Where do you get your news? Diversifying sources while minimising breadth of content

inetrnet-news-reader-hi

Every morning my dad receives a copy of The Australian rolled up and shrink-wrapped on the front lawn. For many years he also got a copy of The West on Saturdays and given The Australian is a little too-far-right for him he also gets a day-old copy of The Age delivered once a week. He’s a newspaper man.

As a Gen Y-er I am not a newspaper woman. I am a digital news fiend.

I’m consistently excited about the prospect of a new, independent news outlet and access a number of outlets via different mediums.

For a bit of bog-standard daily news I get the New Daily in my inbox. This superannuation-funded news outlet sends me about ten articles per morning, which I generally try to read on the bus to work.

For informed commentary on current events and research I get The Conversation sent to my work inbox. The Conversation is a news outlet run by a consortium of research institutions, with all content written by academics.

I then head to Facebook to see what people are talking about – I get insights into what’s happening in feminist issues via News-Corp based Daily Life, snarky political commentary via Junkee, and some more political stuff from New Matilda, if I have time I’ll read longer form articles via The Guardian. I read The Shovel for a great satirical laugh. I keep up with local Fremantle news via The Fremantle Herald. I read whatever someone else posts that might be interesting – light stuff from Buzzfeed etc.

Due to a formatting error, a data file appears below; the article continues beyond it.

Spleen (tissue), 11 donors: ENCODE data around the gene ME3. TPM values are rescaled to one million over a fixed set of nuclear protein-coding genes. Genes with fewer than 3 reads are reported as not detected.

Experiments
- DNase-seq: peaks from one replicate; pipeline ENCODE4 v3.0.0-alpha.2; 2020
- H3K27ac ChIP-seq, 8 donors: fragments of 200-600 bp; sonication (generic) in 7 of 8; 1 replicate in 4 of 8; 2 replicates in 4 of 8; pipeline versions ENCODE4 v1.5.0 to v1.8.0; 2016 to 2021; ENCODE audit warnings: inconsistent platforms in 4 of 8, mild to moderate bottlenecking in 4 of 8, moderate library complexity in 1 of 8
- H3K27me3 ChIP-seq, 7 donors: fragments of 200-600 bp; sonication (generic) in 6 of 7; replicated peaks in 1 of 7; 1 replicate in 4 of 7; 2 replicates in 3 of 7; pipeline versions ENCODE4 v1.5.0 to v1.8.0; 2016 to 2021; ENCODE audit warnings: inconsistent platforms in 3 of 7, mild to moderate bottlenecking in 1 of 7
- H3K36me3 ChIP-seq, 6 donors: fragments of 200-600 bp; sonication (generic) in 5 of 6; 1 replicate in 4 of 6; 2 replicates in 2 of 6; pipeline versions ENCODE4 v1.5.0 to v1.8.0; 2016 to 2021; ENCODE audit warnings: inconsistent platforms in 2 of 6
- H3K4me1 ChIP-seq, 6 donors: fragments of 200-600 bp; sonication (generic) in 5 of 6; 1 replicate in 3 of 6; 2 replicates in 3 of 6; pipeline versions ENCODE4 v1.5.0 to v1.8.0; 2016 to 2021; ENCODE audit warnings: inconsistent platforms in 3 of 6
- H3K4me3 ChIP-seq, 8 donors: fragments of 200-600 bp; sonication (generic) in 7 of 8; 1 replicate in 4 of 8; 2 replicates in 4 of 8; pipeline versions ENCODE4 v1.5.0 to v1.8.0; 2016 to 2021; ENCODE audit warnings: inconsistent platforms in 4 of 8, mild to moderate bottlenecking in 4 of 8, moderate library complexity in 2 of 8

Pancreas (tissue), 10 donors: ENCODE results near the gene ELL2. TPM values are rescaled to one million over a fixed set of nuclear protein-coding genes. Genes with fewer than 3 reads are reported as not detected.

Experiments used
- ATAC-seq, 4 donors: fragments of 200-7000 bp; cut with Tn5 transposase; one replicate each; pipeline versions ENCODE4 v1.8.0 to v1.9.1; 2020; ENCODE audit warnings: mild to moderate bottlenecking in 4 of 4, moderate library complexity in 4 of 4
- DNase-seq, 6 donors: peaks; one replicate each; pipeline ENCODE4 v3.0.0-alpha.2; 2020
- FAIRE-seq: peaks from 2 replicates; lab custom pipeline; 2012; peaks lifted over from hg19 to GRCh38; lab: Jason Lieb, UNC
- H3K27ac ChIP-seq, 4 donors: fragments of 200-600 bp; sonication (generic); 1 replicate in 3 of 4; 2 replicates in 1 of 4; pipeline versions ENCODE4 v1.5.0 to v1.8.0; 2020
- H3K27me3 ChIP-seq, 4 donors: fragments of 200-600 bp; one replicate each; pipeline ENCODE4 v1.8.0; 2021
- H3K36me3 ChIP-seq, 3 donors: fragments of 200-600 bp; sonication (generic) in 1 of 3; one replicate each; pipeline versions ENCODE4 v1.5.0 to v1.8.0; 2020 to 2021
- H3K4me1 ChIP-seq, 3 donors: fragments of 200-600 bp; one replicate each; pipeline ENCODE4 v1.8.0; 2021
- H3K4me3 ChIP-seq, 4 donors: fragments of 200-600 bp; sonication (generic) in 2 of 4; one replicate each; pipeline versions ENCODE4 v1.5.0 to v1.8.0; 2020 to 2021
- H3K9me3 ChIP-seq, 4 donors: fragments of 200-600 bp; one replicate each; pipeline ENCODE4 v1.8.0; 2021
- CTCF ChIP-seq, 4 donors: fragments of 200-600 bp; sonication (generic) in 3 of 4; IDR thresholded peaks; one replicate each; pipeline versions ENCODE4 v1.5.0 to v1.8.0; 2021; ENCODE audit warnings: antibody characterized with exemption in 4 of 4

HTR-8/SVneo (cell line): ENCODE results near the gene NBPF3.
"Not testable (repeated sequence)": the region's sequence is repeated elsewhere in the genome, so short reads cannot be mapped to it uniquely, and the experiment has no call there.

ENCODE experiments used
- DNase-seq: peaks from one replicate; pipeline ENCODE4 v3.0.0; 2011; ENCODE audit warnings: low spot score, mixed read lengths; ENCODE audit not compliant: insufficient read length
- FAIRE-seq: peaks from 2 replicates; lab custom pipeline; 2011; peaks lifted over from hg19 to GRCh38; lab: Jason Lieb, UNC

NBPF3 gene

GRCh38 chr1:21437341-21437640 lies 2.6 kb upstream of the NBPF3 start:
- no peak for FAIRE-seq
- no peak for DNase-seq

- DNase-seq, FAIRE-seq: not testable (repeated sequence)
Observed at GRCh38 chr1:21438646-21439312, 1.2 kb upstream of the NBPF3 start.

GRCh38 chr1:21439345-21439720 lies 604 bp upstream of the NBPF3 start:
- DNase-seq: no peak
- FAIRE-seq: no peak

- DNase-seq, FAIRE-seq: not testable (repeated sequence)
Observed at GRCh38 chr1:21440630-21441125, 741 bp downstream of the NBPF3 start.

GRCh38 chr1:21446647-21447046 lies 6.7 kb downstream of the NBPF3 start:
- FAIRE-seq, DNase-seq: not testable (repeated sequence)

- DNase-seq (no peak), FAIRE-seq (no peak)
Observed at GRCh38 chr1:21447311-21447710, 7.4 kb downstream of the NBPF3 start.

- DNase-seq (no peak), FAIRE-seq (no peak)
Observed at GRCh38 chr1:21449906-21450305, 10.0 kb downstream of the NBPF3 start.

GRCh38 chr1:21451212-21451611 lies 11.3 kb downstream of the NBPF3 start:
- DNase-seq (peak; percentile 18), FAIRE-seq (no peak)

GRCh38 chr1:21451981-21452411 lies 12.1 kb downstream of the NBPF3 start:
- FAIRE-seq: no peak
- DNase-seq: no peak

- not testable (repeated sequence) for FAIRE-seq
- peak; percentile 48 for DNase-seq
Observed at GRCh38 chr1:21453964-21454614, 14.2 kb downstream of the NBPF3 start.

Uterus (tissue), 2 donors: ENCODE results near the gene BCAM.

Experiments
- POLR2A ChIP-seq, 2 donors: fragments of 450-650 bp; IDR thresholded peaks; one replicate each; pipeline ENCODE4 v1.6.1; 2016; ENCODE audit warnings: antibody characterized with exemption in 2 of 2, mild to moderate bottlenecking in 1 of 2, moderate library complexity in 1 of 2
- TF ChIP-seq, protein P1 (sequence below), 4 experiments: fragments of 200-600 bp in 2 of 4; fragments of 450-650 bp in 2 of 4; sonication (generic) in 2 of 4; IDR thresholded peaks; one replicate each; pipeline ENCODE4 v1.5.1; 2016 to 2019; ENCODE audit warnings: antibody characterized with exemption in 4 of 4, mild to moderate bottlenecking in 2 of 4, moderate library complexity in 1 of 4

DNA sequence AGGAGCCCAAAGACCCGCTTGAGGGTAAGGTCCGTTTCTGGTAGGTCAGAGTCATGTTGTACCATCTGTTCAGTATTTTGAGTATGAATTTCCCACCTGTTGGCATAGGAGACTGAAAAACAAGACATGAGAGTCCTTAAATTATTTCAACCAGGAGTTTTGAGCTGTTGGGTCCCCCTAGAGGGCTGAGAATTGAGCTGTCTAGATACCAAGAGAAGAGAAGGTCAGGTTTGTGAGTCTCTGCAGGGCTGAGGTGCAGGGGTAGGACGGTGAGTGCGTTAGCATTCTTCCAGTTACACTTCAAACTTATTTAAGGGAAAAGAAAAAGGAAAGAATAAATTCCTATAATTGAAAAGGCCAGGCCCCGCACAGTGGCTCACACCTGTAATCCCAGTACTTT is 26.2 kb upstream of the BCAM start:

I then head to RenewEconomy for Australian energy news and Energy Collective for international energy news. If I’m feeling gutsy I’ll head to Bloomberg New Energy Finance and read some market updates.

If I get home in time I’ll watch the ABC news, 7:30 and on Monday nights 4 Corners.

The first thing to notice is that this is an AWFUL lot of news. I would estimate that I spend about three hours a day accessing the news.

The second thing I notice is that I read about the same issue over and over again. I like to read about something important from at least two news sources to check for accuracy. The truth is that while there are more news outlets everywhere, the journalists are just as overworked everywhere. Everyone is working off the same media releases, door stop interviews and international news associations. And also, obviously, all my news sources are left-leaning, which gives them all the same slant to begin with. Furthermore Facebook will send me articles they think I will like, which will be based on articles I’ve liked in the past, creating a vortex of articles I like but are all potentially similar.

I can’t help but wonder what this means for my beloved news. An increasing homogenisation of content to please the ‘clickers’ in the digital world. Reduced traffic to individually trusted news sites, which means reduced advertising revenue and thinner margins. Increased pressure for journalists to publish articles that will be ‘Liked’ and liked. The potential for further homogenisation of news.

And a whole world of stuff happening out there that I never hear about.

Alternatively, I’m super happy that I don’t have to go outside and get frosty toes picking up a resource-consuming newspaper that’s difficult to fold and overtly right-wing.

 

(Clipart can be found here)

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